The Ivy Coach Daily

November 12, 2019

Veterans Applying to Brown University

Brown Admission, Vets at Brown, Brown and Veterans
An article in The Brown Daily Herald reports on positive changes the Brown administration is making to increase the representation of veterans on campus.

In an effort to double the number of undergraduate veterans on campus in the years to come, Brown University has announced that veterans of America’s military will now be able to apply under their need-blind admissions policy. Previously, Brown’s “need-blind” policy only applied to “first-year, first-time US citizens, permanent residents, as well as Deferred Action for Childhood Arrivals (DACA) and undocumented students who attend high school in the U.S,” according to Brown’s admissions website. The school will also increase the value of Yellow Ribbon scholarships for America’s veterans — which are currently capped at $10,000 — and cover all of their out-of-pocket expenses toward tuition and fees. And in an effort to make it easier for veterans to apply, the school is eliminating the standardized testing requirement for vets beginning in the 2020-2021 academic year.

Brown Seeks to Double Veteran Enrollment

As our loyal readers know well, we dutifully report on any changes implemented by universities that relate to America’s veterans as it’s a core objective of our college admissions blog — and our firm’s mission — to increase the number of veterans on America’s elite college campuses. And while we applaud each and every one of these moves by Brown’s administration, let us point out that there are currently a mere 21 undergraduate veterans on Brown’s campus. With a total undergraduate enrollment of 7,043, we’d argue that’s rather pitiful. And while Brown has made major strides in seeking to admit veterans over the last several years — as its venerable Office of Military-Affiliated Students loves to point out to us — it doesn’t change the fact that only 21 of Brown’s current undergraduates served our nation in uniform.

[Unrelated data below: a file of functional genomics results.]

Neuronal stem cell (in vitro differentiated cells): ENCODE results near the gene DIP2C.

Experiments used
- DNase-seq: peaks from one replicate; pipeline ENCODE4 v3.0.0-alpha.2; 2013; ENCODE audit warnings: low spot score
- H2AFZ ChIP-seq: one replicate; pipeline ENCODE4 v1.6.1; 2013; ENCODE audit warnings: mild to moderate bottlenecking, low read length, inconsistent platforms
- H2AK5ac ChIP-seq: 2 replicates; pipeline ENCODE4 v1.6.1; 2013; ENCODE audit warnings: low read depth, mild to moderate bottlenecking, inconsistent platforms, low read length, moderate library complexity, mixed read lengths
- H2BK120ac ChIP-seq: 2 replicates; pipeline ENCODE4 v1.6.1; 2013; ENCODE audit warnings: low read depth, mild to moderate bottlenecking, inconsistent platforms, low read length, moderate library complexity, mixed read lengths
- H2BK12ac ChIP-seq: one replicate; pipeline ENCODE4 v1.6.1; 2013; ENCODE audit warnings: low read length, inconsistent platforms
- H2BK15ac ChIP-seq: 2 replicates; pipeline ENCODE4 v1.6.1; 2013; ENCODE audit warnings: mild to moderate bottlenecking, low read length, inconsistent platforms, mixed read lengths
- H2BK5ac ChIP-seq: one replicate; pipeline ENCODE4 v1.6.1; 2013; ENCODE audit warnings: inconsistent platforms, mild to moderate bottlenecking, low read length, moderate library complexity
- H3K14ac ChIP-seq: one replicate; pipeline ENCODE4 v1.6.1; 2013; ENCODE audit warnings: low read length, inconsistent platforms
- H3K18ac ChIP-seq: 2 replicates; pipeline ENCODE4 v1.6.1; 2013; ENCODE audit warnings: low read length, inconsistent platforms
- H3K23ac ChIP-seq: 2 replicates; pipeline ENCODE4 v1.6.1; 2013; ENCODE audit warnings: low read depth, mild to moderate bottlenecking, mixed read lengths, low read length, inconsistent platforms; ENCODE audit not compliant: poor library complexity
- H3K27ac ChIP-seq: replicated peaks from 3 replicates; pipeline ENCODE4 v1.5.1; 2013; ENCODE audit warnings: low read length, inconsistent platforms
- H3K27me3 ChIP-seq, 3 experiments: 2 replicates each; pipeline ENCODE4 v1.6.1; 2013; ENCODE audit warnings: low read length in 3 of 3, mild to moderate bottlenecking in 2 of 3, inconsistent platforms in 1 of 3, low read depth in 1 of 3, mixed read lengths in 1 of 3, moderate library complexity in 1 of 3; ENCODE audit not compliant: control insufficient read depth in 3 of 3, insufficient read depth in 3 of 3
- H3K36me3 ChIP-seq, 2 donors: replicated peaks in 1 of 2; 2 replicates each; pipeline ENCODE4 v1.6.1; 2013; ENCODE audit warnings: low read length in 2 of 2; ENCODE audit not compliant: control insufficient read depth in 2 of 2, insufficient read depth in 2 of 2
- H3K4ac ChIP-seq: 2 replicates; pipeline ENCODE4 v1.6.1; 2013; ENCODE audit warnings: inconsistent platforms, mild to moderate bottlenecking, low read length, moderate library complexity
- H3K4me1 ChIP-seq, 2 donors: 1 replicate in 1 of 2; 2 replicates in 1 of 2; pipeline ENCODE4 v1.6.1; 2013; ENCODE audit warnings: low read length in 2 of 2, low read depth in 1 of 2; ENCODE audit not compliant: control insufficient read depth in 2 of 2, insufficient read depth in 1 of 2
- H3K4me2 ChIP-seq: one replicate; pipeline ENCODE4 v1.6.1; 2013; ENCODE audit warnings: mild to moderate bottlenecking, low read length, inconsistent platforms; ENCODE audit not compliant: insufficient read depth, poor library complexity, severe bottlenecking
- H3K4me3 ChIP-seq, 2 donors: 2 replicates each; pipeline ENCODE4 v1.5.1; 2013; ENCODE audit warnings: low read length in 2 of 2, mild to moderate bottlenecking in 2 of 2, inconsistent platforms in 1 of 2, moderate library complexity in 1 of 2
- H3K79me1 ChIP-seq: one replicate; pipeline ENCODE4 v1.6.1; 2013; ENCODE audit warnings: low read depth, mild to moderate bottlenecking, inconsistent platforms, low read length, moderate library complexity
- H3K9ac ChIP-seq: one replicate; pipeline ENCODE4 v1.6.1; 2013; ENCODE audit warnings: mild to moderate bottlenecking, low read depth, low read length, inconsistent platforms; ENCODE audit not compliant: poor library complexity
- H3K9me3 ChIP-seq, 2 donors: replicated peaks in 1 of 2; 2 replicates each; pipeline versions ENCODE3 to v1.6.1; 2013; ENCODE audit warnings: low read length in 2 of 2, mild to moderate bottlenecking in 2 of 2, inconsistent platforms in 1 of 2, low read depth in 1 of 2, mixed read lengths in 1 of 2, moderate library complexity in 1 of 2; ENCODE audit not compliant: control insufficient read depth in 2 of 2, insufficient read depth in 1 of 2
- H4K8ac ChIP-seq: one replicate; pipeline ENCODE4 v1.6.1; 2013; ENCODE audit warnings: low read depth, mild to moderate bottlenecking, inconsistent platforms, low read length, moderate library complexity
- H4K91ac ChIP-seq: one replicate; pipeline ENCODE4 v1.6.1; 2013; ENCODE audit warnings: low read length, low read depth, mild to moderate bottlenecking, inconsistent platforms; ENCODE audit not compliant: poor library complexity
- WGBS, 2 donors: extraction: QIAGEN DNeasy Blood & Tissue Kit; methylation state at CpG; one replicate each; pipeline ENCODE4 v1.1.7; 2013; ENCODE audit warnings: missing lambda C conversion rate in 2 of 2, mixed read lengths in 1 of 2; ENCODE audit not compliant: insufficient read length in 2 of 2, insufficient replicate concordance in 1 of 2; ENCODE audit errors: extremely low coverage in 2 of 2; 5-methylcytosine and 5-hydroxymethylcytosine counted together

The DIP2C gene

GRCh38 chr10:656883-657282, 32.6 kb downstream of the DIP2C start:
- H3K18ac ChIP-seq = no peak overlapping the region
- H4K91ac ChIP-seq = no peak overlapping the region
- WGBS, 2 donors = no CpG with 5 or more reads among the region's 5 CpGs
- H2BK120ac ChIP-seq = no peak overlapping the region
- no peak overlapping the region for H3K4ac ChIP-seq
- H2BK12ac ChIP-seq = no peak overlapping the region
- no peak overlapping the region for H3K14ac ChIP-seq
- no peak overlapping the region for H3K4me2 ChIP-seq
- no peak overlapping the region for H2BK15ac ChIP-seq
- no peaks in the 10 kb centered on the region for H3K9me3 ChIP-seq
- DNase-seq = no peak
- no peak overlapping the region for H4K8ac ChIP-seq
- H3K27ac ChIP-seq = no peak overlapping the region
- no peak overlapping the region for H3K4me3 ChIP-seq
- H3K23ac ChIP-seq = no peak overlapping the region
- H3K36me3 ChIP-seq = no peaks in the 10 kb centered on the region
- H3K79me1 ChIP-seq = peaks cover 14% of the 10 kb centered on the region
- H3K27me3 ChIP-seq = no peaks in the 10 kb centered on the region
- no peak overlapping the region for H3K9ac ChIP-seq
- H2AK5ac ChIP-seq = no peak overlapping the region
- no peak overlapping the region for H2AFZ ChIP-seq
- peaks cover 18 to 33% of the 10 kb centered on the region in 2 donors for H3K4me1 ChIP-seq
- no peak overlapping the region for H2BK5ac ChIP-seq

Brown Goes Need-Blind For Veterans, Which Means Little

And with respect to Brown going “need-blind,” well, we don’t believe that announcement is worth the paper it’s written on. After all, if Brown were truly “need-blind,” then why on Brown’s supplement does the school specifically ask students: “Do you intend to apply for need-based financial aid from Brown?” Why can the very people who are “blindly” evaluating a student’s case for admission see the yes / no answer to this prompt? Could any scientist conducting a blinded study get away with doing the same? We don’t think so. It would be scientifically unsound. But what do we know about science? We know about college admissions. And “need-blind admissions” is — as we’ve long argued — a lie.

But We Salute Brown’s Other Admissions Changes Impacting Veterans

Nonetheless, we absolutely applaud Brown’s announcement that the school seeks to double veteran enrollment. We applaud Brown’s announcement that it’ll cover costs not covered by the Post-9/11 GI Bill. And, last but certainly not least, we applaud Brown’s announcement to no longer require veterans to submit standardized test scores, a move that, in itself, could lead to a surge in applications from the men and women who have served our nation in uniform. It’s been our experience that many of our nation’s veterans don’t have SAT / ACT scores and if they do have scores, they’re from years ago — and they’re not all that reflective of the applicant’s abilities at present.

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